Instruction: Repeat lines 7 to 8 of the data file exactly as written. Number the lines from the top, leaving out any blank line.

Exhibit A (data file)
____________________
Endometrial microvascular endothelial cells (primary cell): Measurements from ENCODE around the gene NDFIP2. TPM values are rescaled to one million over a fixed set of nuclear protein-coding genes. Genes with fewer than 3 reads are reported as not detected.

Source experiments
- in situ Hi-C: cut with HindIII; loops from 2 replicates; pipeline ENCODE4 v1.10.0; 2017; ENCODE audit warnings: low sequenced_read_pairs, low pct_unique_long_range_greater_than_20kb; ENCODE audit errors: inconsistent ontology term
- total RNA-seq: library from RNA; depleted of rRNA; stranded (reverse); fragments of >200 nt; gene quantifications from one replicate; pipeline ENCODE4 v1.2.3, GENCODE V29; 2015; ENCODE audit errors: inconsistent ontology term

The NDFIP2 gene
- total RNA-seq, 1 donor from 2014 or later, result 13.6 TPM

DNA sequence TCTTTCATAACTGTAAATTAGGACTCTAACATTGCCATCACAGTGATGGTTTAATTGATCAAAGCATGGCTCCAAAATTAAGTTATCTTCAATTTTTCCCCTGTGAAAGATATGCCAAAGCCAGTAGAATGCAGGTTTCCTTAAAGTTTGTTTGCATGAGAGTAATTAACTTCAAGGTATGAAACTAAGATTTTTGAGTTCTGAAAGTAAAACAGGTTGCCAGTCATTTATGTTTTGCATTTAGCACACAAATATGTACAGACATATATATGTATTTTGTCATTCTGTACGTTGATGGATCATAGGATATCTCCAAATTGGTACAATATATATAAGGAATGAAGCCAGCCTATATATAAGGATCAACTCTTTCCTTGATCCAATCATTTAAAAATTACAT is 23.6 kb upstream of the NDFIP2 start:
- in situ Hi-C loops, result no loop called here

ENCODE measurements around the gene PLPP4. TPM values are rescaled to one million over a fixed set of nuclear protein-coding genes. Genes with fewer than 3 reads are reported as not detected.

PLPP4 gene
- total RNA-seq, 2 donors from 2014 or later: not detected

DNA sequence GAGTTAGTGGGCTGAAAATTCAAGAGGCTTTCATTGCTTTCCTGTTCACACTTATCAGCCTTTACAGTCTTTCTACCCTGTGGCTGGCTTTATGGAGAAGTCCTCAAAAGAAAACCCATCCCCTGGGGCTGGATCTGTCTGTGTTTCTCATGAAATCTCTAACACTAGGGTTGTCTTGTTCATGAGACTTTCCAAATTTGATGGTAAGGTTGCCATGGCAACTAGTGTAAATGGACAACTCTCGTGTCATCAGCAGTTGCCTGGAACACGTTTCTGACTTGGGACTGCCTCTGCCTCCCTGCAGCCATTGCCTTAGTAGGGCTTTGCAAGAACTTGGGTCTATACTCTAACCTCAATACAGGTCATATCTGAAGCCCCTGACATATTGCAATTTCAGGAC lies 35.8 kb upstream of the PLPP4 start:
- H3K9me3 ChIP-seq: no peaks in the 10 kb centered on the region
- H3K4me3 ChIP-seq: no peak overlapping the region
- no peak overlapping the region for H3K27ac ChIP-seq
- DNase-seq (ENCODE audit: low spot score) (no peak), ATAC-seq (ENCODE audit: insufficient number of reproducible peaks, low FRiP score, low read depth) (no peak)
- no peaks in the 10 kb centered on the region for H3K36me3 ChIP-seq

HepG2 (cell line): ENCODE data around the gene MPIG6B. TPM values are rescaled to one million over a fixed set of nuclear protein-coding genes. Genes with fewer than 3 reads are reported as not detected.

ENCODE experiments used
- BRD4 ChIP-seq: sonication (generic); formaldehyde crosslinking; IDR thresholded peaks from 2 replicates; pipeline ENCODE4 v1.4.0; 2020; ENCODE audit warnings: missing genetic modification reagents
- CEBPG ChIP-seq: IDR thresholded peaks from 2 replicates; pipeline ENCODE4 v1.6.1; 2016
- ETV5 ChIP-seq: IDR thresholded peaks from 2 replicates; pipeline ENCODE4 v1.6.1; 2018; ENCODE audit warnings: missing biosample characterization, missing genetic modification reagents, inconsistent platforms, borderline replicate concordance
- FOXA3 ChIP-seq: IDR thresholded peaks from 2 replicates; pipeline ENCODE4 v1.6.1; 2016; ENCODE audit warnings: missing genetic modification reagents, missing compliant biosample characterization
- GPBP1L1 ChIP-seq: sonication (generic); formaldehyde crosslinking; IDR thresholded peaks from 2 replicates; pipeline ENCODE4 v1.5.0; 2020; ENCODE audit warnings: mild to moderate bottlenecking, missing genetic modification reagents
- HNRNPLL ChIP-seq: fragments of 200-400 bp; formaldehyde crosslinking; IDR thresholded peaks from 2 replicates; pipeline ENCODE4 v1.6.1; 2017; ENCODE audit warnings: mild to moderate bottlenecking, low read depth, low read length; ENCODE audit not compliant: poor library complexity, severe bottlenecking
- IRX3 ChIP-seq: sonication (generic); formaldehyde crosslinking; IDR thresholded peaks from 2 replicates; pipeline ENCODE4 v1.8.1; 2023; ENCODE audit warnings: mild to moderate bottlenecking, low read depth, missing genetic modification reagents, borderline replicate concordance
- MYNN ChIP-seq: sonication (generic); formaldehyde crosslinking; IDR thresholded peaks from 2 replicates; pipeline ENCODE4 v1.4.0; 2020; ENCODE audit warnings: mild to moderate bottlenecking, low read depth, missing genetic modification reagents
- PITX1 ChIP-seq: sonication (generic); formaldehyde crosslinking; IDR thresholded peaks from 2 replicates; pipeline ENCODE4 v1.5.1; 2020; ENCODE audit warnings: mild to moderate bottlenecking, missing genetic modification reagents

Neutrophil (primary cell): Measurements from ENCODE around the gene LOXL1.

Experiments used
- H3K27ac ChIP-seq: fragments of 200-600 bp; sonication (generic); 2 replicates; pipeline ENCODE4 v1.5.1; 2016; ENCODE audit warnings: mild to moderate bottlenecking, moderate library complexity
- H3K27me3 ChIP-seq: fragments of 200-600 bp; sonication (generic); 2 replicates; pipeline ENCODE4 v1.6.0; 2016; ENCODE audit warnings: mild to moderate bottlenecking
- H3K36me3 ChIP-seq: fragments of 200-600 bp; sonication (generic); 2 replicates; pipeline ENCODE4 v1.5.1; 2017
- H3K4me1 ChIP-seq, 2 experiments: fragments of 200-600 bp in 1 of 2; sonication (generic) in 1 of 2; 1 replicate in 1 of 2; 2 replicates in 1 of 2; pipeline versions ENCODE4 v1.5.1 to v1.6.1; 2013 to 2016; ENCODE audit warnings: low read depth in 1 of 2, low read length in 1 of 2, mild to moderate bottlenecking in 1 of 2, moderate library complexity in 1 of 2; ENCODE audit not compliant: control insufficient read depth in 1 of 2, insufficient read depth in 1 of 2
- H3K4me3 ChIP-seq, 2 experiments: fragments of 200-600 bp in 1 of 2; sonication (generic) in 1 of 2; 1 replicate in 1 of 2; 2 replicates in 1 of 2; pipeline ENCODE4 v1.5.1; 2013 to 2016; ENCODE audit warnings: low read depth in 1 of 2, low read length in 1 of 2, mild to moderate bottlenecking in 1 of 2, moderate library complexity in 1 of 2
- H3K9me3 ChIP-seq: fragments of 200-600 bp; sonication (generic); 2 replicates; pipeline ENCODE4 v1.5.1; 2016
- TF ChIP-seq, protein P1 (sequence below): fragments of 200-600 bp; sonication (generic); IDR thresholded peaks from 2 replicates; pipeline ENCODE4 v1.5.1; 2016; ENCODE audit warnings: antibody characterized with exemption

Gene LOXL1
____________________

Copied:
DNA sequence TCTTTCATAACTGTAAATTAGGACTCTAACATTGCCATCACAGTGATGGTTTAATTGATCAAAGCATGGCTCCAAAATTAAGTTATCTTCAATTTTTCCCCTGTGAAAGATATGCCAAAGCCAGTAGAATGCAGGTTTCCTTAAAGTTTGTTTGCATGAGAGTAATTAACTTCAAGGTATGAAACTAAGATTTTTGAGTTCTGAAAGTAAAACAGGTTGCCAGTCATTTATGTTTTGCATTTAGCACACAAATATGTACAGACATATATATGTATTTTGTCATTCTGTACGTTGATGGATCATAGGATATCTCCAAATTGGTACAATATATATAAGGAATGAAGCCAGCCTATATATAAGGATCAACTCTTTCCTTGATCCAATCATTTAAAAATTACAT is 23.6 kb upstream of the NDFIP2 start:
- in situ Hi-C loops, result no loop called here